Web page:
More than the $9.00, though, I’d appreciate an explanation. I am negative on your stock, I do currently hold a short position, and I have communicated some of my thoughts on the challenges your company faces to other investors with whom I am friendly. Perhaps in your mind this is sufficient reason to bar me from your event. Just the very thought of having someone in the audience who disagrees with your outlook may be too distasteful for you to tolerate.
    I’m sure it goes without saying that that’s not the way most successful management teams operate. Generally, they welcome the opportunity to provide their viewpoint to analysts who disagree with them, because they believe their case to be persuasive. And, if they don’t succeed, it doesn’t matter, because in the end the stock will follow the company’s results. 
    Managements who go out of their way to stifle dissenting viewpoints fall into one of two camps: 1) Those who are actively attempting to deceive investors, and therefore find it threatening to have analysts around who may see through the ruse; or 2) Those who truly believe that their company will succeed, but are simply offended by the audacity of analysts who disagree. In my experience, it is worthwhile to short both groups; the first because the truth eventually emerges, and the second because managements who can not bear to hear dissent from analysts are also not open to new information from within their industry, and are likely to become road kill at the expense of more nimble competitors. Mr. Meyerhoff, who spent six years as the CFO of Form Factor, a company once as arrogant as First Solar, but in recent years humbled by industry transitions they failed to predict (or, at least, failed to adequately signal to investors), should understand this as well as anyone.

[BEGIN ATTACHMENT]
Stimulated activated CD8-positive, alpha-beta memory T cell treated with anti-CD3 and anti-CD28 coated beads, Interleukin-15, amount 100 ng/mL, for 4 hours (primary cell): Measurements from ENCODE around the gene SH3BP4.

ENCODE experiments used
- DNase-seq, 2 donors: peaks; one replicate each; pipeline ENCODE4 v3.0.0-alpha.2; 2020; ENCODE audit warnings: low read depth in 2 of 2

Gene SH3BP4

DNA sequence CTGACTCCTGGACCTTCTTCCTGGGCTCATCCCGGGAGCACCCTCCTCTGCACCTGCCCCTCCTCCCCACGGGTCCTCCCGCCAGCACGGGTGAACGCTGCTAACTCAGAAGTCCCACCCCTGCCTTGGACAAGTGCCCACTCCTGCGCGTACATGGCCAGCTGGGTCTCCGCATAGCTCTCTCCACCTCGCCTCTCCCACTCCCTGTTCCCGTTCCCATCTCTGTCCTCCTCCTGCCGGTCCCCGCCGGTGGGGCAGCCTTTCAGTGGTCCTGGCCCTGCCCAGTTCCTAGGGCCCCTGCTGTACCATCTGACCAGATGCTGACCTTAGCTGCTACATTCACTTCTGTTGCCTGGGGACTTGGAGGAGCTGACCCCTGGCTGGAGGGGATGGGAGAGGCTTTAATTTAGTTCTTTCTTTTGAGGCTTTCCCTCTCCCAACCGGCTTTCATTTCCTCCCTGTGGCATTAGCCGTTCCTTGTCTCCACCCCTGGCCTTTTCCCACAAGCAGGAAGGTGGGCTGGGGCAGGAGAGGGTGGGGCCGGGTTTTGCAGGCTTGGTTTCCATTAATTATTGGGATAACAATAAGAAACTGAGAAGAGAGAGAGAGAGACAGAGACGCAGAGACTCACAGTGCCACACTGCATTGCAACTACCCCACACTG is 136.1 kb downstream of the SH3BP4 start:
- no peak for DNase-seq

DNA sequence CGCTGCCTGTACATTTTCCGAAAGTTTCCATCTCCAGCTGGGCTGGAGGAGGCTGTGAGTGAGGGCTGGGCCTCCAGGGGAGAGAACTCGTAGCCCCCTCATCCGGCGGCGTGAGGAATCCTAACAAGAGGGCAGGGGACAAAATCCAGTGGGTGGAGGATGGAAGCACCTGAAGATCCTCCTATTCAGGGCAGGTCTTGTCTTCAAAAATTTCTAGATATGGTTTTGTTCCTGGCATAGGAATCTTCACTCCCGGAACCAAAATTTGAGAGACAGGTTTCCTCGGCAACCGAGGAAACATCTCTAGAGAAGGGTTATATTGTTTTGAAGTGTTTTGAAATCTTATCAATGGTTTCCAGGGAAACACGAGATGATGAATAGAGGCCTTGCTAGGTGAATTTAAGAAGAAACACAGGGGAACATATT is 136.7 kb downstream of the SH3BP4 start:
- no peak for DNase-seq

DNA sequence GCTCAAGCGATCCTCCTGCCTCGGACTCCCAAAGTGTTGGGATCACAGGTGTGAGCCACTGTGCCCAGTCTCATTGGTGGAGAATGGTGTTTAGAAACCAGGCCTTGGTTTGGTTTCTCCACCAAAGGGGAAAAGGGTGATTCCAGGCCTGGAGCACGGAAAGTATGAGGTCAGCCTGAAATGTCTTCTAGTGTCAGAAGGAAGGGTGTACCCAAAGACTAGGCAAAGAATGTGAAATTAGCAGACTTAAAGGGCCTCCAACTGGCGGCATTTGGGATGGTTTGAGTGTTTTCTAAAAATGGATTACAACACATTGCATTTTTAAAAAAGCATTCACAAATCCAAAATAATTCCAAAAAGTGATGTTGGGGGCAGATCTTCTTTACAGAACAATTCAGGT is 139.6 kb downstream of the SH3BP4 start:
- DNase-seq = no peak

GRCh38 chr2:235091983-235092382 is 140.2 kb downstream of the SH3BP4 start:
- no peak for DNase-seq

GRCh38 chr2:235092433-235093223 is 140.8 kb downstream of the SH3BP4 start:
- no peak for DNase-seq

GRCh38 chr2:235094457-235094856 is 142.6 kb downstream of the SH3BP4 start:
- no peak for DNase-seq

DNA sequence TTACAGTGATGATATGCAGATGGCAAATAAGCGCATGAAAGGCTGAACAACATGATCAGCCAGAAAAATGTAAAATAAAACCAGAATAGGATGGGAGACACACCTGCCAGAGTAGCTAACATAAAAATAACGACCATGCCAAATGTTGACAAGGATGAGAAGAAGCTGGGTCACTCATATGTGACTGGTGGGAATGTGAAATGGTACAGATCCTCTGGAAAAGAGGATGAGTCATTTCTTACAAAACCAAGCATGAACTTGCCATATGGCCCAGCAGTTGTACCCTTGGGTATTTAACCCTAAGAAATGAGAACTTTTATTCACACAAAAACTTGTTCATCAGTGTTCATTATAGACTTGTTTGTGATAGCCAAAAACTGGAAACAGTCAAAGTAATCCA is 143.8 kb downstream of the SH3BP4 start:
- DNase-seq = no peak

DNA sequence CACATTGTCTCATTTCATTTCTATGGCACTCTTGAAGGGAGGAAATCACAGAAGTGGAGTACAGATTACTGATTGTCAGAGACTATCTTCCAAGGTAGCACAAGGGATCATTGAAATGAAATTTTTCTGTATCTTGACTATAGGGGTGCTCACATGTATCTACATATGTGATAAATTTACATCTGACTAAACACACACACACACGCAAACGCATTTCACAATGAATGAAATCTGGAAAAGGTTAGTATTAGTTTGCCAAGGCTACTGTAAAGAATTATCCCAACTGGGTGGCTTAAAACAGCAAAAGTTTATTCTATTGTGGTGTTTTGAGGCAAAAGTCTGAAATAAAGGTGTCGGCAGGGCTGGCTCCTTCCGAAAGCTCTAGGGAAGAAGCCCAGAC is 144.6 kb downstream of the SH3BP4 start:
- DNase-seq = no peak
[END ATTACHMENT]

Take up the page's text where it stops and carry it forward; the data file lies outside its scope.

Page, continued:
Of course, arrogance and intransigence work both ways. I have also seen analysts who become so wedded to a point of view (positive or negative) that they are physically unable to listen to information which contradicts their beliefs. I believe the term for this is “cognitive dissonance.”  I hope I never fall into this category. That is exactly the reason I planned to attend your event: to hear management’s point of view and see whether there was anything in it which required me to rethink my position. Nothing that I heard on your webcast or read in the transcript had that effect.
    But I remain open, and to that end I issue the following invitation: If there is anything that you are aware of that I have written or said which you believe to be false or misleading, please tell me what that is. I will, promptly, and without editing, include your perspective in written materials which I periodically send to the same group of industry colleagues who received my earlier views. This should, presumably, undo any harm you feel I’ve caused your firm by disseminating information which you believe to be inaccurate.
    I believe my offer is more than fair, and I look forward to your response. You may forward the $9.00 to the address below.

    Sincerely yours,

    Andrew Kaplan – Harvest Capital Strategies

    Tags: FSLR
    Jan 02 12:08 PM | Link | Comment!